Of all road users, cyclists are the most likely to die or be injured when they are involved in a road accident.
A examination of ten years’ worth of road fatality and hospitalisation data from the Transport Accident Commission (TAC) covering 2007 to 2017 showed that cyclists are bucking the downwards trend that’s occurring in other groups, with the risk for cyclist fatalities doubling in 2017.
While cyclists make up a tiny portion of the overall number of fatalities on Victorian roads – 12 out of 259 in 2017 – they are most at-risk group, followed by pedestrians who have also seen a small rise in their risk. However, pedestrians are still on a downwards trend overall while cyclists have experienced the opposite.
The news isn’t any better when it comes to hospitalisation due to a road accident.
Tina McCarthy with some of her ‘wheel women’ at the 2018 Tour Down Under. Photo: Lyz Turner-Clark
Tina McCarthy has a simple goal – to get as many women as possible riding bikes. It’s why she started Wheel Women in December 2012.
In the last five and a half years, Wheel Women has won multiple awards for its work in making cycling more easily accessible for women. McCarthy was awarded the 2018 Cycling Luminaries Award for Leadership and Wheel Women won the Best Outdoor Active Recreation Initiative at the 2017 Victorian Sports Awards. McCarthy was also selected to be an ambassador for VicHealth’s This Girl Can campaign.
Tina McCarthy. Photo: Lyz Turner-Clark
She has achieved much since starting Wheel Women and the social enterprise has helped over a thousand women get on their bikes.
McCarthy had a long and successful career in design and advertising as a graphic designer and art director. She decided to set her own design business in 1996, working with fashion clients as well as small start-up businesses.
However, things changed when she fell pregnant with her son in 1998.
“The plan was that I’d work from the home office as always, look after him and take on what work suited me while he was young. But absolutely nothing went to plan!” McCarthy said.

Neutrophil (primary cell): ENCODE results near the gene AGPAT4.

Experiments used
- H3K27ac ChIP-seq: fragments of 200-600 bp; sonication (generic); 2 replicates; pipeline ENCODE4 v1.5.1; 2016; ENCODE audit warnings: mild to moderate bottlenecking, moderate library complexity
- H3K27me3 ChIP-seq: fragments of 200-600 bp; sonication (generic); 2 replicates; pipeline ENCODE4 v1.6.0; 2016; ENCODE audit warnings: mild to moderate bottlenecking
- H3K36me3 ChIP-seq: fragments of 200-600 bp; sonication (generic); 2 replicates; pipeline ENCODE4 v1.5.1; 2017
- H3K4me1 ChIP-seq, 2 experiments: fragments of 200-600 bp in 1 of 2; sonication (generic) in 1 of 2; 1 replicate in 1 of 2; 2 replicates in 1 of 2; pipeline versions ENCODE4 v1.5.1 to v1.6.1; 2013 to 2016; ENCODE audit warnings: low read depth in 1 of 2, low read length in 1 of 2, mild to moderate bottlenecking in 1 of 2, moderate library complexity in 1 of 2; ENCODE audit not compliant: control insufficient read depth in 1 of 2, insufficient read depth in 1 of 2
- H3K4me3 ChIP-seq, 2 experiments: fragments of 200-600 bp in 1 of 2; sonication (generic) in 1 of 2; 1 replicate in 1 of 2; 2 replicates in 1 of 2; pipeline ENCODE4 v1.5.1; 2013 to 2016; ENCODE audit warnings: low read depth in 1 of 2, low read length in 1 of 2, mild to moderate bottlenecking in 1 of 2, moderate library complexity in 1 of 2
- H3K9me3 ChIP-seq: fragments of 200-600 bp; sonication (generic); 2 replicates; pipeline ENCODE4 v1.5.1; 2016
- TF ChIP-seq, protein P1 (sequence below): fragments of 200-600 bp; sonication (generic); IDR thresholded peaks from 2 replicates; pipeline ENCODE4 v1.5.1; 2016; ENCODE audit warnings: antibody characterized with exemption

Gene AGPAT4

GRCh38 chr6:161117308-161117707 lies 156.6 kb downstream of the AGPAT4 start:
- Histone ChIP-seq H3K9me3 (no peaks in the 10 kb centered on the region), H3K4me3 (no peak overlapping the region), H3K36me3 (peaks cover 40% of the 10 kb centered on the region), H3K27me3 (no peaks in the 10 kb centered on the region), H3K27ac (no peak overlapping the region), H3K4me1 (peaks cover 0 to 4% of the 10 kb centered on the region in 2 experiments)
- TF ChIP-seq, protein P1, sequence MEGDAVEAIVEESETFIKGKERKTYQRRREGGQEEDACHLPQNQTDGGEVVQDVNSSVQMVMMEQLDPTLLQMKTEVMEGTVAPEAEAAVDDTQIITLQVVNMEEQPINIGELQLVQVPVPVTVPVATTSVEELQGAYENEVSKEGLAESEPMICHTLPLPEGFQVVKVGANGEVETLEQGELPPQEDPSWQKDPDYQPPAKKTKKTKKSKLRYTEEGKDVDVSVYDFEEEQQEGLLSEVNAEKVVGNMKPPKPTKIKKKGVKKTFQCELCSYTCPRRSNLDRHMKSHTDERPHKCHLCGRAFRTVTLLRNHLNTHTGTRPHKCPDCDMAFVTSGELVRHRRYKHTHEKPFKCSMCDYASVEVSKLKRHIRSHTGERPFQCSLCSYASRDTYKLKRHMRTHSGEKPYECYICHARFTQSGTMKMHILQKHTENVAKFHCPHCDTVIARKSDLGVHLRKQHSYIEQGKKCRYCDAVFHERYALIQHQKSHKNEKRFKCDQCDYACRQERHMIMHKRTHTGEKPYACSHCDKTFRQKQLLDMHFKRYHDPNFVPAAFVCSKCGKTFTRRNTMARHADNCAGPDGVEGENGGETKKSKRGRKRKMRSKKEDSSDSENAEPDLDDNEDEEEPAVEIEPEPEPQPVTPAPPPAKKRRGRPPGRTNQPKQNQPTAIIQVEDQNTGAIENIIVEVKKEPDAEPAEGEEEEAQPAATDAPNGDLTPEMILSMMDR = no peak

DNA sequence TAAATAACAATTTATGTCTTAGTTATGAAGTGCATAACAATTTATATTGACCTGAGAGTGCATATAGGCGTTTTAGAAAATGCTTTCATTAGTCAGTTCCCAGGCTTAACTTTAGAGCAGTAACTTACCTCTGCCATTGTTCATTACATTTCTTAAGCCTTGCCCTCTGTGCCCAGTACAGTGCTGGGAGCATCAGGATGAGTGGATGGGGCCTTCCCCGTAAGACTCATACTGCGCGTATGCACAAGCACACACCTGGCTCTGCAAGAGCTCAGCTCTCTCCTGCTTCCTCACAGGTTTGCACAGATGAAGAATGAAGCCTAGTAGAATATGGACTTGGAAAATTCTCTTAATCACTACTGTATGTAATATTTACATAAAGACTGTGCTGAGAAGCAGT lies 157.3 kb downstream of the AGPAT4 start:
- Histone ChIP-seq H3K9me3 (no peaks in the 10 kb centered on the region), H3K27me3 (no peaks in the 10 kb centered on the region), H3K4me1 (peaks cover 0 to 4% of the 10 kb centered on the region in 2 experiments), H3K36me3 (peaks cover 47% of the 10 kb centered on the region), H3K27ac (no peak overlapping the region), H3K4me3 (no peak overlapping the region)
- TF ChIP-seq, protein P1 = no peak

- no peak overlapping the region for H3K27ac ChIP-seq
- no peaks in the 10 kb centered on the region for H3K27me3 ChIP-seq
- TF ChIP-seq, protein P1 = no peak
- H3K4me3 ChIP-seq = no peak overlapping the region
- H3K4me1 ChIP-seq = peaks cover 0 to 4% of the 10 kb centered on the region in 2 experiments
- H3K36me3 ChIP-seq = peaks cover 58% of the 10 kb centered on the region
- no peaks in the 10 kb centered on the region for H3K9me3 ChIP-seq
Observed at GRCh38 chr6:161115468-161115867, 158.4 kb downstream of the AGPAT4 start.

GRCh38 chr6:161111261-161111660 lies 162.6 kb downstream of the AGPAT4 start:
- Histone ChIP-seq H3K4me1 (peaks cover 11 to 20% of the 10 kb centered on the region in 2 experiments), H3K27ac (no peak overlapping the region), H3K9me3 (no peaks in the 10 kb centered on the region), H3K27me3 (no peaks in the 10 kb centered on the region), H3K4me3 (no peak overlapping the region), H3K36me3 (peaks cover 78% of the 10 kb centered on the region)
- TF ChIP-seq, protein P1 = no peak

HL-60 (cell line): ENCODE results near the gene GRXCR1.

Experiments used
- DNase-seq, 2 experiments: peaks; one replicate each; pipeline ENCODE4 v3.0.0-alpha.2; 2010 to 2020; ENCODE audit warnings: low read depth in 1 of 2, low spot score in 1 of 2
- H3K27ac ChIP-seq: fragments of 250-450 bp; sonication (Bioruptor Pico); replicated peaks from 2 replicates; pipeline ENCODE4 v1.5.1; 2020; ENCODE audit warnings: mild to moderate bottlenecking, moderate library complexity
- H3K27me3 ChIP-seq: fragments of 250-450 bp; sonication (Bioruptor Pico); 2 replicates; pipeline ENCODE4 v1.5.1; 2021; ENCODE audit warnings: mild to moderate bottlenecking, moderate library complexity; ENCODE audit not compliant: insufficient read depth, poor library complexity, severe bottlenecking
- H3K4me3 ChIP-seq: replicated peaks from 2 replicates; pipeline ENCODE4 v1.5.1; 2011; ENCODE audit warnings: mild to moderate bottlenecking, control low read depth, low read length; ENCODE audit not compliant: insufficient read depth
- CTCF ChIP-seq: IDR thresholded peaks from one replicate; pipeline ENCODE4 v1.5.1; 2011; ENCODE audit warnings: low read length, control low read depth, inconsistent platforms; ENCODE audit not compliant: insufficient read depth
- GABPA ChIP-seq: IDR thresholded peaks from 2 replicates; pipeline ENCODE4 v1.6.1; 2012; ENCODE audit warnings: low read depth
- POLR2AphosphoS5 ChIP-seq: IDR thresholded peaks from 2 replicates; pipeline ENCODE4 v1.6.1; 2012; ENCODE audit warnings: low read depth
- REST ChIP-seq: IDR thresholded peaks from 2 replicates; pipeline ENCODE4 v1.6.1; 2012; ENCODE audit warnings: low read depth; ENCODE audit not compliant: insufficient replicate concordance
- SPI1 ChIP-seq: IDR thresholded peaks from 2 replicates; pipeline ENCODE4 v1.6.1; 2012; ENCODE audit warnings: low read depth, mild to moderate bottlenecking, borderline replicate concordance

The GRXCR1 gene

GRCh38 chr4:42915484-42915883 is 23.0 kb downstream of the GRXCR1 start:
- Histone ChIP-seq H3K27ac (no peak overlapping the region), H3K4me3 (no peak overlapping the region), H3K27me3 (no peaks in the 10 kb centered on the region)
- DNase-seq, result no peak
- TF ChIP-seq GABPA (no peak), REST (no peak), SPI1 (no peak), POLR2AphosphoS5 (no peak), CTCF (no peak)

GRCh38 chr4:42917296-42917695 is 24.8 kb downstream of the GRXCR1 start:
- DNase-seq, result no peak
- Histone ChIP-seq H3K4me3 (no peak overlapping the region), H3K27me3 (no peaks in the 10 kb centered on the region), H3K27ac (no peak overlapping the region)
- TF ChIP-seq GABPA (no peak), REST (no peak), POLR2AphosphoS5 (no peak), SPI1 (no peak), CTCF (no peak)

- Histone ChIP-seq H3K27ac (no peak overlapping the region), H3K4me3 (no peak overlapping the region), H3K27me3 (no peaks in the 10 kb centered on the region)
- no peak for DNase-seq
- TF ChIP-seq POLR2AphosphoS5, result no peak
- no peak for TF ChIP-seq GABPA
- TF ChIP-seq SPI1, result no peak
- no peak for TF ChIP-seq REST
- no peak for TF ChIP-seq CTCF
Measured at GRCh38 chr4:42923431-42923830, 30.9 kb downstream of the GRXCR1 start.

If you asked someone to picture a cyclist, odds are they would imagine a middle-aged man in lycra with an expensive bike but there are women who ride and they are just as passionate about it as any MAMIL.
In 2012 Tina McCarthy decided to throw in her successful career as a designer and chase her dream of getting as many women on bikes as she possibly could by establishing Wheel Women, a social enterprise which focuses on teaching women usually aged between 33 – 55 how to ride confidently and safely on the road alone and in a group.
Tina McCarthy having fun on her mountain bike. Photo: Tina McCarthy
McCarthy said she has been in the privileged position of watching women gain confidence on a bike and achieve things they thought were impossible.
“There’s a lady who’s joined in September who hadn’t ridden a bike in years, years and years and she’s coming up for 60 this year and she’d been riding for six weeks before I said ‘why don’t you come do Ride Daylesford?’ which was a 65 kilometre ride.” McCarthy said.
Stuart Tripp enjoying a quiet moment at the South African round of 2015 Para-cycling World Cup. Photo: Stuart Tripp
There is a sinuous motion to Stuart Tripp’s pedalling style. It’s almost hypnotic. His torso sweeps back and forth smoothly as his arms move in perfect harmony to turn the pedals of his hand-cycle.
Tripp is an Australian Paralympic road cyclist in the H5 category and a silver medalist. His events are the road race and the time trial. He recently returned from the first round of the Para-cycling World Cup in Belgium where he won the road race and came third in the time trial. He is currently preparing for the Para-cycling World Championship in Italy and the August round of the Para-cycling World Cup in Canada.
Stuart Tripp winning the men’s road race at the first round of 2018 Para-cycling World Cup. Photo courtesy of Stuart Tripp.
Tripp’s journey to becoming an Australian Paralympian began in 1994 when he was in a horrific car accident in rural Victoria. The accident left Tripp comatose from significant head trauma, with kidney failure and serious crush injuries to both of his legs, including a compound fracture that tore through his right calf leading to an amputation below the knee and serious nerve damage to his left.
After a four and a half month stay at the Royal Melbourne Hospital, Tripp moved to the Royal Talbot Rehabilitation Hospital to learn how to live with a prosthetic leg.
“I’d never injured myself like that before and with no frame of reference to fall back on, I said you just get back on with life again, like you just jump back into life,” Tripp said.
A 29 year old Pakenham man had his hopes of attending his mother’s funeral dashed when he was denied bail today at the Melbourne Magistrates’ court.
Paul Sergides, a self-employed cabinet maker who is in custody after assaulting a man and stealing his car, was told on April 22 that his mother, Anna, had died suddenly of a stroke while on holidays in Greece.
He appeared before Magistrate Mark Stratmann this morning to apply for bail to act as a pall bearer at his mother’s funeral and to care for the remaining members of his family.
Mr McClure, Sergides’ lawyer, argued his client should be granted bail saying that since being told of his mother’s death, his client’s sole focus was caring for his family – his father Michael and brother Sebastian who is legally blind.